Characterization of a κ-Carrageenan Hydrogel and its Evaluation as a Coating Material for Fertilizers

  • Johanna Santamaría VanegasEmail author
  • Gladys Rozo Torres
  • Briyith Barreto Campos
Original Paper


A novel carrageenan-based hydrogel (CBH) was developed via cross-linking and ion interaction methods to obtain a coating for NPK fertilizer grains. Attenuated total reflectance–Fourier transform infrared analysis (ATR–FTIR), scanning electron microscopy (SEM), texture profile analysis (TPA), rheological study, and swelling kinetics were used to characterize the physicochemical properties of the CBH. To test the slow-release behavior of the coated fertilizer and the adequate provision of nutrients for plants, the leaching rates of N, P, and K were determined through soil column experiments, and plant growth indicators were measured in greenhouse experiments in a yellow potato crop (Solanum phureja). The results showed that CBH is a material with homogeneous appearance, porous structure, similar chemical structure to κ-carrageenan, and resistance and low deformation at the fracture point. The swelling behavior experiments showed a maximum increase in thickness of 74% by water absorption, with osmolality being an important factor controlling the entry of water into the CBH. Wash experiments in soil columns showed that the noncoated granules released 12 and 18% less N–NH4+ and K+ than the noncoated fertilizer, both after 90 mm of accumulated precipitation. Less than 0.1% of P–PO4−3 was lost in both treatments. No significant differences were observed in any of the growth plant and quality indicator variables between the plants grown with coated and noncoated fertilizer.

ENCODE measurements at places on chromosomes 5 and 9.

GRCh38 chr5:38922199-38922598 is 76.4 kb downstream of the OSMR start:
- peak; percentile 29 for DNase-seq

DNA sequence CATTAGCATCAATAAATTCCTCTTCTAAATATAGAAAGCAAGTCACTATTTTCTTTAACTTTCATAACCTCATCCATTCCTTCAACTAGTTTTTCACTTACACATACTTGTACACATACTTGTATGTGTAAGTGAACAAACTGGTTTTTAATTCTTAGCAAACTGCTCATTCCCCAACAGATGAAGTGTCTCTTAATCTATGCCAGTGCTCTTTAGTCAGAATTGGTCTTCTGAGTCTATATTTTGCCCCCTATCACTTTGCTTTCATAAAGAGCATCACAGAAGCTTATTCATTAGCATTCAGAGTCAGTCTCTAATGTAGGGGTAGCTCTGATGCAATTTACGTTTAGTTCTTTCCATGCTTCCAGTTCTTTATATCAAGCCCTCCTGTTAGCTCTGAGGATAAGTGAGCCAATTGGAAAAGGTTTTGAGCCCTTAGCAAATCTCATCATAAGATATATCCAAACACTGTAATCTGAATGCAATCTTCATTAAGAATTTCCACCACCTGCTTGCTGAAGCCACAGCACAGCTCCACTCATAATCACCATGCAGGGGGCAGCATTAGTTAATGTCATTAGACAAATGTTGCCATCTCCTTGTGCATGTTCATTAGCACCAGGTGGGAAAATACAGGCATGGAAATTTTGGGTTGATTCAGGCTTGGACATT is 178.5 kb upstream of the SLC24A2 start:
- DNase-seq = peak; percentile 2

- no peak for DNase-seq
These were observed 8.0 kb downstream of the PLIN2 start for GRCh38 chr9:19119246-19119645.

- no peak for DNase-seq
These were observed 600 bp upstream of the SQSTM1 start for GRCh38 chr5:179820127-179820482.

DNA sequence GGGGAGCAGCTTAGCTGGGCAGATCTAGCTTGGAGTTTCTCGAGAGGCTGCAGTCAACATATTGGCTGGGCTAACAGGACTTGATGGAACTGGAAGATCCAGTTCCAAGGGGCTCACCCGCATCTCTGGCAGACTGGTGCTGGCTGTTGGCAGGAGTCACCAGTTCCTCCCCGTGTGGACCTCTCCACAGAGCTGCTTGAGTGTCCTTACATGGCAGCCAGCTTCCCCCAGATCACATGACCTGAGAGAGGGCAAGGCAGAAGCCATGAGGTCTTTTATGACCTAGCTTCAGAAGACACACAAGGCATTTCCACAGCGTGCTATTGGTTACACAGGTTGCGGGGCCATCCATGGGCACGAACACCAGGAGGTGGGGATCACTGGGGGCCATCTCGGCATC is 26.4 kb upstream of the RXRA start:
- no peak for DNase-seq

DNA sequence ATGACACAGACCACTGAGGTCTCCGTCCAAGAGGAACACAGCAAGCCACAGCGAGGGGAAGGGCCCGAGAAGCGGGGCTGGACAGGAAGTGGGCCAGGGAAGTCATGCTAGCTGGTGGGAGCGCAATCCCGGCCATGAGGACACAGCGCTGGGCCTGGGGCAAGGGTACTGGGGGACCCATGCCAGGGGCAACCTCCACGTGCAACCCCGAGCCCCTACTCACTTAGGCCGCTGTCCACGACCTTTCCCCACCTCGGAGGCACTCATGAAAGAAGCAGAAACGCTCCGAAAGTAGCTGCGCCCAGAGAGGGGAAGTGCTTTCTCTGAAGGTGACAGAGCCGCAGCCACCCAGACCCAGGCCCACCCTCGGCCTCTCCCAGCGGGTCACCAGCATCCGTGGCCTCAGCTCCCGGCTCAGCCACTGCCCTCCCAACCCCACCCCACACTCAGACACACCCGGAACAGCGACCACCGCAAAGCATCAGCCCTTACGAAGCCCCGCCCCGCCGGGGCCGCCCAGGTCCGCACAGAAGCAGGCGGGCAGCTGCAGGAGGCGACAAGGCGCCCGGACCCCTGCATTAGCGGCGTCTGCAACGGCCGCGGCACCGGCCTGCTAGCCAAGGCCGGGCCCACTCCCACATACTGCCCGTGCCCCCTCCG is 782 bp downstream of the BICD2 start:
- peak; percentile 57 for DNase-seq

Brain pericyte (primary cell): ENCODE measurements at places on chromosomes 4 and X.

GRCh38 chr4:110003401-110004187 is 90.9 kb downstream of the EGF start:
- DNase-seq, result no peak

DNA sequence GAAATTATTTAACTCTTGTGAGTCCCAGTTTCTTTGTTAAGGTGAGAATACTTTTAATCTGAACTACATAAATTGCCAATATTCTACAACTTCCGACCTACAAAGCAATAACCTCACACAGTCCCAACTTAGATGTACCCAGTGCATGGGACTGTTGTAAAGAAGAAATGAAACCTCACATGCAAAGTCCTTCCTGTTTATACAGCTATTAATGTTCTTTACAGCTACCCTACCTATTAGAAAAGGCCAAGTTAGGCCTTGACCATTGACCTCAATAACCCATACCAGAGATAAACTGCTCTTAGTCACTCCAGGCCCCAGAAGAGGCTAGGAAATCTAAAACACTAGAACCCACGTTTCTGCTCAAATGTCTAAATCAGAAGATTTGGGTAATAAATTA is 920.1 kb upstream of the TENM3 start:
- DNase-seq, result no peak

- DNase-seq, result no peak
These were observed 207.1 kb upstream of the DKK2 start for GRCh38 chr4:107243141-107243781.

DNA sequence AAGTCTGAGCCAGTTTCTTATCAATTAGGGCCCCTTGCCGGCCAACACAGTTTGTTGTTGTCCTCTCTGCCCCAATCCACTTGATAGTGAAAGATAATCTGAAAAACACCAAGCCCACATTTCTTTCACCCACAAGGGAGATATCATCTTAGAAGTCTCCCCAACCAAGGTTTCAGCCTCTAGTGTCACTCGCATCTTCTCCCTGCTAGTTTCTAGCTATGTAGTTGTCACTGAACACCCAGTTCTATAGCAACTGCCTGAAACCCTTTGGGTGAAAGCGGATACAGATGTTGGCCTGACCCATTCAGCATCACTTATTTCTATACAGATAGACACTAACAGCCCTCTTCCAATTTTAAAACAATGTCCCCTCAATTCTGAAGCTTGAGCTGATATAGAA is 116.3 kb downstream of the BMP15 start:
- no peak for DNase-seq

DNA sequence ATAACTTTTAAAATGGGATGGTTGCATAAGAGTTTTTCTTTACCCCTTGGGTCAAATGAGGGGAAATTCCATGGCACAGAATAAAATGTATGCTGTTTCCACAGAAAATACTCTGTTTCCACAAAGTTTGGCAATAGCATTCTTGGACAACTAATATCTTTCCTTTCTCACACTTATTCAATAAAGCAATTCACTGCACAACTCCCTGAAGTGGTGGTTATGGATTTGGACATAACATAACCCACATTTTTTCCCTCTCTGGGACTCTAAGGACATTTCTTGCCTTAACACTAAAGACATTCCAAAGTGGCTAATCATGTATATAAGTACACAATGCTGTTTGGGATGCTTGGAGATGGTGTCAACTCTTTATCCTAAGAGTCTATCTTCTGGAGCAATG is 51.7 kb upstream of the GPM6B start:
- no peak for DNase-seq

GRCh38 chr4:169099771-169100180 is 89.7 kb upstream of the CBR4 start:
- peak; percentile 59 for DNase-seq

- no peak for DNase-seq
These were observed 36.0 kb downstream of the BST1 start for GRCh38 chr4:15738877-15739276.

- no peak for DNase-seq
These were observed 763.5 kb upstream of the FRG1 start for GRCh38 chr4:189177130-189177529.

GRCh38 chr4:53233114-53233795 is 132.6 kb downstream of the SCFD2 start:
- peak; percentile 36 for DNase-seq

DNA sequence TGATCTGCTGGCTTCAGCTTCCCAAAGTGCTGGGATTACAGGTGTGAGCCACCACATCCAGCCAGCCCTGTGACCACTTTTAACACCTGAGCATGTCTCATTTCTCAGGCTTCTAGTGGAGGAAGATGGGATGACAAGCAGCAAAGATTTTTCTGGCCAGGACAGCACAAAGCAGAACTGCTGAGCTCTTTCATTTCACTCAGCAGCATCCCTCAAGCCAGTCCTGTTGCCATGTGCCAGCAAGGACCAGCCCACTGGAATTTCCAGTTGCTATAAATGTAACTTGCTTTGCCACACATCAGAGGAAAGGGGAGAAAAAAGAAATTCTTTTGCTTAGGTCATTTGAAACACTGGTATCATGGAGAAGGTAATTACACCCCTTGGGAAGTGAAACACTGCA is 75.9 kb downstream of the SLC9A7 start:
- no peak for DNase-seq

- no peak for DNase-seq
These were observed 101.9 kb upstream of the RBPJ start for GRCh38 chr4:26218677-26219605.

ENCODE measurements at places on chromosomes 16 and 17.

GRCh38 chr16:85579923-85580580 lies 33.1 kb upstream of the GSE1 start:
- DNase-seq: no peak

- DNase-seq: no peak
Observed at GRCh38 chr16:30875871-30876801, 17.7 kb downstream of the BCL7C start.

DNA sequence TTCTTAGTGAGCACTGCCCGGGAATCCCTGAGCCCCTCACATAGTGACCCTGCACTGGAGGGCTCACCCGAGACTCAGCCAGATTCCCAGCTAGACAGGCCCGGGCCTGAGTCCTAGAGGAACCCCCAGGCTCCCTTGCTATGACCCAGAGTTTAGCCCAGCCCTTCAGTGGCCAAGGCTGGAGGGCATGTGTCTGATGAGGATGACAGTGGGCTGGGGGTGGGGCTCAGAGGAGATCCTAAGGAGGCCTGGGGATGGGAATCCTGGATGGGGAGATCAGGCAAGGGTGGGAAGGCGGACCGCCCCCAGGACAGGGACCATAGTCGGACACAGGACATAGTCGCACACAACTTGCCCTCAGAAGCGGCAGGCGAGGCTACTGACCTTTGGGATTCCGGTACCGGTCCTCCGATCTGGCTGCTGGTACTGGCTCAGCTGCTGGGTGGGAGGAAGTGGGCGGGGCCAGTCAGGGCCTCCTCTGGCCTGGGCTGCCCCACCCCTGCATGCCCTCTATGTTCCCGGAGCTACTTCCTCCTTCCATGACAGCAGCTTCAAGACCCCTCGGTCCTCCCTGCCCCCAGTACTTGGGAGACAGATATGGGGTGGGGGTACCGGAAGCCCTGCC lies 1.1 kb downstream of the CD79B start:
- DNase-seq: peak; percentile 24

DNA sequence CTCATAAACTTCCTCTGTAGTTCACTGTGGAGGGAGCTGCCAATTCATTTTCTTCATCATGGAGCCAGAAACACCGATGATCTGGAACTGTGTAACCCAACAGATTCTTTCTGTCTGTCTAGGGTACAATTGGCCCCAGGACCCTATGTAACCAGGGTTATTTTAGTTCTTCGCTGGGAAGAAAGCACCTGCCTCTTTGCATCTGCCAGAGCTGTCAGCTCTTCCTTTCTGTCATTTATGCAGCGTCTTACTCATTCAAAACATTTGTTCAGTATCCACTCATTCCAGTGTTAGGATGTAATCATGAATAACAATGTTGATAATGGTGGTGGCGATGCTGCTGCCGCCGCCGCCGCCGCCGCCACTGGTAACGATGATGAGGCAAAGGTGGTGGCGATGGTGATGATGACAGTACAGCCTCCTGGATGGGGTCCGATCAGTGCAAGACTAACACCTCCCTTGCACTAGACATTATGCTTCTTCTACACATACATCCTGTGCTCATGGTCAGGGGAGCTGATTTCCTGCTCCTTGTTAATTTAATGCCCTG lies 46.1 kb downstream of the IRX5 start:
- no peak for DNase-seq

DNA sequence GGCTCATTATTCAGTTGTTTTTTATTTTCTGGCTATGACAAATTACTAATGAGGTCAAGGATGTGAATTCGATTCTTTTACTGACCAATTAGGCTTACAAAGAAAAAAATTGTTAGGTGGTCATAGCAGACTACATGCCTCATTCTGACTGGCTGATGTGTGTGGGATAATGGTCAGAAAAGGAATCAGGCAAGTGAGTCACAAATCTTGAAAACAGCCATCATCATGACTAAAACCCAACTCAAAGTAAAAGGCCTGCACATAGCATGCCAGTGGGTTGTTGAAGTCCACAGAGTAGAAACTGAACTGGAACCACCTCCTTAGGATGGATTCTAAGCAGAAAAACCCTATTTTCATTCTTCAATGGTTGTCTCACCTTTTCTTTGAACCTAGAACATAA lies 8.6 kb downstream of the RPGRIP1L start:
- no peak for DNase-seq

Carrageenan Coated fertilizers Hydropolymers Solanum phureja 



The authors would like to thank Dr. Carlos Nústez for providing access to the greenhouse facility at National University. This work was carried out with the support of the Departamento Administrativo de Ciencia, Tecnología e Innovación de la República de Colombia (Grant No. 1202-669-45888) and Jorge Tadeo Lozano University. The authors declare that the research was conducted in the absence of any commercial or financial relationships that could be construed as potential conflicts of interest. All data analyzed during this study are included in this article supplementary information files.


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© Springer Science+Business Media, LLC, part of Springer Nature 2019

Authors and Affiliations

  1. 1.Department of Biological and Environmental SciencesJorge Tadeo Lozano UniversityBogotáColombia
  2. 2.Department of Basic Sciences and ModelingJorge Tadeo Lozano UniversityBogotáColombia
  3. 3.Department of ChemistryFrancisco José de Caldas UniversityBogotáColombia

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